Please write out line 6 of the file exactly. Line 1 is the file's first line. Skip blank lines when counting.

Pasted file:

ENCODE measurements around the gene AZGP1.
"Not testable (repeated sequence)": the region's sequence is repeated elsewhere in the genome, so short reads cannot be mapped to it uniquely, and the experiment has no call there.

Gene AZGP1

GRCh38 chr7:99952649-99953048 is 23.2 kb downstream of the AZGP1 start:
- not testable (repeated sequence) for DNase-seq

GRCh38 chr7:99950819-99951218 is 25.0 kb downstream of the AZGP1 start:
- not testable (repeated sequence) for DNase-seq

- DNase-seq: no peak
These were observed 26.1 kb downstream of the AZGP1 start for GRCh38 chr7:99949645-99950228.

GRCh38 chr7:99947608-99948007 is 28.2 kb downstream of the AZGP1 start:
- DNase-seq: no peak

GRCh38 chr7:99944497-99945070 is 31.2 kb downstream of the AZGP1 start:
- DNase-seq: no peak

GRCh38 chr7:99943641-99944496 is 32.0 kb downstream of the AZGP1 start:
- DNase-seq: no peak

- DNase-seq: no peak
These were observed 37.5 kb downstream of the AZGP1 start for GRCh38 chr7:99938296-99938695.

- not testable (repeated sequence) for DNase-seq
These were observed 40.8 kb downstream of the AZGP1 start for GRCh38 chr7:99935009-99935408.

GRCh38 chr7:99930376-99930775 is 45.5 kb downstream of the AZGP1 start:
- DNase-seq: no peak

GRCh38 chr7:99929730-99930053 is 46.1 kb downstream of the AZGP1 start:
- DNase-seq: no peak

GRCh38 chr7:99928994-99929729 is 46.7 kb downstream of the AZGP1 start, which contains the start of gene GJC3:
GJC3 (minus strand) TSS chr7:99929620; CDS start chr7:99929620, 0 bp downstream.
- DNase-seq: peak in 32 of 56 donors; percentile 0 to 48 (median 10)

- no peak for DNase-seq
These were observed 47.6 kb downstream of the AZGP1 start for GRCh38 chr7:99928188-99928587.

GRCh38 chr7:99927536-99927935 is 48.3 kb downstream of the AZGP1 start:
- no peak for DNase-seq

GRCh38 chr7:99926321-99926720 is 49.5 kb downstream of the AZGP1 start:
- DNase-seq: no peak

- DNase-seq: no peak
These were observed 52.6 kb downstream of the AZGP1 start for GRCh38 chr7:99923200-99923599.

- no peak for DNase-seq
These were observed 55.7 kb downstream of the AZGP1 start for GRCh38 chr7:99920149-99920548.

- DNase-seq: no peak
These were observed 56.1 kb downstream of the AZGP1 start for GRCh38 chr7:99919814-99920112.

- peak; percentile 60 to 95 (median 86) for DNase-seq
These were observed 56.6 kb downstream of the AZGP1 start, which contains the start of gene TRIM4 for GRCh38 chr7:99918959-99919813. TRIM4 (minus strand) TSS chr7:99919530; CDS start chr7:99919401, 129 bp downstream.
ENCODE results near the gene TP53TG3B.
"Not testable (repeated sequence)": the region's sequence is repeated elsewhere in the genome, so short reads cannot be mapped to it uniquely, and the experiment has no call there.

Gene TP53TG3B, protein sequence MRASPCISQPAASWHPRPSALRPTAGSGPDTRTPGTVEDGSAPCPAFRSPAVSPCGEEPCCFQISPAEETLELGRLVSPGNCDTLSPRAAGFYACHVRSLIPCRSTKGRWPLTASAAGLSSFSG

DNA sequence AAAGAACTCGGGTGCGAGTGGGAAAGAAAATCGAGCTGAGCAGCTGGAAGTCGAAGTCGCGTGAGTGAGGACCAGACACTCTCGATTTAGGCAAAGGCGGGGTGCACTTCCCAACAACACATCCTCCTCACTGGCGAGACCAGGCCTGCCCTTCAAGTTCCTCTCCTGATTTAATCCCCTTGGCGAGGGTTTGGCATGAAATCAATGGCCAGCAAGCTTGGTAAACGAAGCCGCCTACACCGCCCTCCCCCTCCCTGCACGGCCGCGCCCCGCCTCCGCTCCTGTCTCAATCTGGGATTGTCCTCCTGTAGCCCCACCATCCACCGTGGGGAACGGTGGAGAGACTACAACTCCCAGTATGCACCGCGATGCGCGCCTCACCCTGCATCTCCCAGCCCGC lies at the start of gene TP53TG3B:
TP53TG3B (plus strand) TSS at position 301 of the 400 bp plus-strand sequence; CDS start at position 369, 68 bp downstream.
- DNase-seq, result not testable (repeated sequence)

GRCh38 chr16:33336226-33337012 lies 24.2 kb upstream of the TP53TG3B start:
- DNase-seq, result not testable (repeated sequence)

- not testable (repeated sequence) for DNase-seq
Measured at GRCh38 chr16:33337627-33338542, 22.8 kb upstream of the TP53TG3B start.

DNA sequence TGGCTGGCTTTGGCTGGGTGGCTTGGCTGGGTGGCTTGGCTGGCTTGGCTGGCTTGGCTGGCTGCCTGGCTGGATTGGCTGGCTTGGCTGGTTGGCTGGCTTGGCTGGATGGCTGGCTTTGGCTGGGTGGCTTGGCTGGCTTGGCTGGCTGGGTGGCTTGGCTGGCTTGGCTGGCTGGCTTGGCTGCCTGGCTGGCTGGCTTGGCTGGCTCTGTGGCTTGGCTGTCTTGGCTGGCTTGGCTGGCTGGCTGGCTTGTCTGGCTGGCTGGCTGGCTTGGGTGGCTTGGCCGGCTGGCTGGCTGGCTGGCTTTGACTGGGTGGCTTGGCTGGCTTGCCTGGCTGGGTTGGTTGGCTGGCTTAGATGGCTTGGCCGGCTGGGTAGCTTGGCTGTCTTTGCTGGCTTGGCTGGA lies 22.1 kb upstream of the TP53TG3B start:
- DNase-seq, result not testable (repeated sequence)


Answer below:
GRCh38 chr7:99950819-99951218 is 25.0 kb downstream of the AZGP1 start: